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Almost all doctors encounter difficulties in managing some patients. Previous studies have examined the characteristics of such patients: we have additionally studied the reasons why hospital doctors find these patients 'difficult to help'. Three clinics (two medical and one surgical) were studied. The consultants rated 60 (22%) of 293 attenders s severely or extremely difficult to help. Difficulty was associated with greater patient distress (odds ratio 3.9; 95% CI 2.0-7.7), less patient satisfaction (2.6; 1.3-5.0) and chronic attendance (5.0; 1.4-17.3). An interview study of 40 'difficult' patients indicated that doctors considered psycho-social factors more important in difficult patients (3.2; 1.3-7.7). Objective differences between the doctor's and the patient's aims for care also occurred more frequently for difficult patients (2.8; 1.1-7.2). Three common types of difficulty were identified; medically unexplained symptoms; co-existing social problems; and severe untreatable illness. A review of the management aims for patients whom doctors find 'difficult to help', combined with improved access to psycho-social care, could improve both the quality and the cost-effectiveness of hospital out-patient services.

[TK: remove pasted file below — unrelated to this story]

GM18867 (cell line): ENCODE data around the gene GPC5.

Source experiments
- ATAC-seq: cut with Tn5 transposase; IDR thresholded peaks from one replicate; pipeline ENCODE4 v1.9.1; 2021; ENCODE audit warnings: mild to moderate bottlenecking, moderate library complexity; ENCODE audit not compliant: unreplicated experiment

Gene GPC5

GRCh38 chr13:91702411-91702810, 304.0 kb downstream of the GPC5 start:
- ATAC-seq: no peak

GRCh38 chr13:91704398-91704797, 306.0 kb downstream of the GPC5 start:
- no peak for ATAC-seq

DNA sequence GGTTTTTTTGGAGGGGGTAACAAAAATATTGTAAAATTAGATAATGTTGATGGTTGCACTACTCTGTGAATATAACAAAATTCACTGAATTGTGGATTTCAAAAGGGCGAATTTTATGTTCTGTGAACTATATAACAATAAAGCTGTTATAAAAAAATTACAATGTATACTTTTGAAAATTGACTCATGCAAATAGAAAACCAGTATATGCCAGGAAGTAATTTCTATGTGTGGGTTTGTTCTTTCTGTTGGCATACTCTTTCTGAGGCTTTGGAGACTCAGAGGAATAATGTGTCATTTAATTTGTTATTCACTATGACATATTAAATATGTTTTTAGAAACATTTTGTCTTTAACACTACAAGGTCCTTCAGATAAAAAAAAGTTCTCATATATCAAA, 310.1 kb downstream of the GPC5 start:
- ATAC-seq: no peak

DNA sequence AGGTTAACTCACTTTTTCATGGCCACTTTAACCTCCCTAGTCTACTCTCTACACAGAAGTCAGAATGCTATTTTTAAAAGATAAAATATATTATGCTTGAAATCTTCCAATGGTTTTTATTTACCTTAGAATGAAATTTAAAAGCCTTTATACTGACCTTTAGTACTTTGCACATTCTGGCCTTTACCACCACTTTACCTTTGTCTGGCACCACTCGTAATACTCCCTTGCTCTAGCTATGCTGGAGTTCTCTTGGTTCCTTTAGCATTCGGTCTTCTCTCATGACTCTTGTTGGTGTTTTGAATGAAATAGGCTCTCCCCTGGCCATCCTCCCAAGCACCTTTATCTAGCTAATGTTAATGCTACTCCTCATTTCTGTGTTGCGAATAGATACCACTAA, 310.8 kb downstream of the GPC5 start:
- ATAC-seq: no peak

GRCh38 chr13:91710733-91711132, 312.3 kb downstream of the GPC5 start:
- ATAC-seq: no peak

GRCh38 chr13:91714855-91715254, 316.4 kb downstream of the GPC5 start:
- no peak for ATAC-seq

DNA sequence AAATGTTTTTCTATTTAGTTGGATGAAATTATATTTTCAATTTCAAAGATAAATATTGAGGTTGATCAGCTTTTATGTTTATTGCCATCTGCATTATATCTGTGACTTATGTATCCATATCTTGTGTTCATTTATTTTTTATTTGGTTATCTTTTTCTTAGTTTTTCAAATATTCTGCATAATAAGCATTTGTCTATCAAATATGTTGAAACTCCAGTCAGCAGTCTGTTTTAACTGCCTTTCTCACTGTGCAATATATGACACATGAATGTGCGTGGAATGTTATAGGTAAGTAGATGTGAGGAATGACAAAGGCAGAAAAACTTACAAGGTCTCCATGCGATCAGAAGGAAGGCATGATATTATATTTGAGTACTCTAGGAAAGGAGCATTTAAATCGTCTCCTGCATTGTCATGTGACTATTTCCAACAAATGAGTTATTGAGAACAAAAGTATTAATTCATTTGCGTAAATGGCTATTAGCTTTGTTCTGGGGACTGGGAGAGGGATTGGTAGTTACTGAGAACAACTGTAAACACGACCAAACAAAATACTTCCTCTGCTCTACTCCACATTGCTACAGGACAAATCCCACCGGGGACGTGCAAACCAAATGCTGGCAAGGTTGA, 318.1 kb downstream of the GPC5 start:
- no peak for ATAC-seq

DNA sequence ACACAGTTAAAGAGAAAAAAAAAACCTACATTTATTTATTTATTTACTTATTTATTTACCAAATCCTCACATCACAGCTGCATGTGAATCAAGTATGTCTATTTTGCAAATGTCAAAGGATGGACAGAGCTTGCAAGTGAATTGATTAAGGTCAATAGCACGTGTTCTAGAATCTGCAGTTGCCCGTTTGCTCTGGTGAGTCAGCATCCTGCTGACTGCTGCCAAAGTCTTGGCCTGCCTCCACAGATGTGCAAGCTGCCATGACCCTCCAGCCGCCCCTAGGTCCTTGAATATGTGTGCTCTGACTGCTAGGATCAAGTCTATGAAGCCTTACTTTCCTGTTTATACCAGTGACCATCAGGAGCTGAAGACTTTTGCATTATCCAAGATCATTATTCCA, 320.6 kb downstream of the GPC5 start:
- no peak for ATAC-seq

Journal article


Q J Med

Publication Date





187 - 193


Adolescent, Adult, Aged, Aged, 80 and over, Ambulatory Care, Attitude of Health Personnel, Attitude to Health, Consultants, Decision Making, Dermatology, England, Female, Humans, Male, Medical Staff, Hospital, Middle Aged, Odds Ratio, Orthopedics, Patient Satisfaction, Patients, Perception, Physician-Patient Relations, Pulmonary Medicine